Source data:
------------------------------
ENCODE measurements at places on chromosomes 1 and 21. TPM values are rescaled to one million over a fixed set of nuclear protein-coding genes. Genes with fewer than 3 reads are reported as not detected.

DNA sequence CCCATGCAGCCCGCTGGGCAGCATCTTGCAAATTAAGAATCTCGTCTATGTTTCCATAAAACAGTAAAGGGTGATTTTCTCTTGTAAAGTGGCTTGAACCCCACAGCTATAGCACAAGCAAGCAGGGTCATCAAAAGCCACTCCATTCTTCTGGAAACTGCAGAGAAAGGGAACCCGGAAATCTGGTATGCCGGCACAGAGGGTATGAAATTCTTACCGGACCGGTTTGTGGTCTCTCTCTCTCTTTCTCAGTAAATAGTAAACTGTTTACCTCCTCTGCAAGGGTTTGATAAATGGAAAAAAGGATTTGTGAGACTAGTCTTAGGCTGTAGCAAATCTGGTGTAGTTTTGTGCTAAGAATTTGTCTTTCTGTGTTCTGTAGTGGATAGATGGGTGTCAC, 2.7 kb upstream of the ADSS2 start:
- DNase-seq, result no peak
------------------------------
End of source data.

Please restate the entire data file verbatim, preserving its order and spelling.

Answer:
ENCODE measurements at places on chromosomes 1 and 21. TPM values are rescaled to one million over a fixed set of nuclear protein-coding genes. Genes with fewer than 3 reads are reported as not detected.

DNA sequence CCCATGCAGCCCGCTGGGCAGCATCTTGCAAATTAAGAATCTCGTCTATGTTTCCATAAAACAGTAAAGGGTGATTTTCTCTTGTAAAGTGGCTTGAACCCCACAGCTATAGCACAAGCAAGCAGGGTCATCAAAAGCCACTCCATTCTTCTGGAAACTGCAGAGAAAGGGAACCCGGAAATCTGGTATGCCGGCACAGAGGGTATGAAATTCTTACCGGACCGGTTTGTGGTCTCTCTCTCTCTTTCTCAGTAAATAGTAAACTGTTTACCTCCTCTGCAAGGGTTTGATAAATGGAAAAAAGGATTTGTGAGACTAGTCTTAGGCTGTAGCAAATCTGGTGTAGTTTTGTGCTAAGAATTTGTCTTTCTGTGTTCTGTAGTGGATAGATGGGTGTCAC, 2.7 kb upstream of the ADSS2 start:
- DNase-seq, result no peak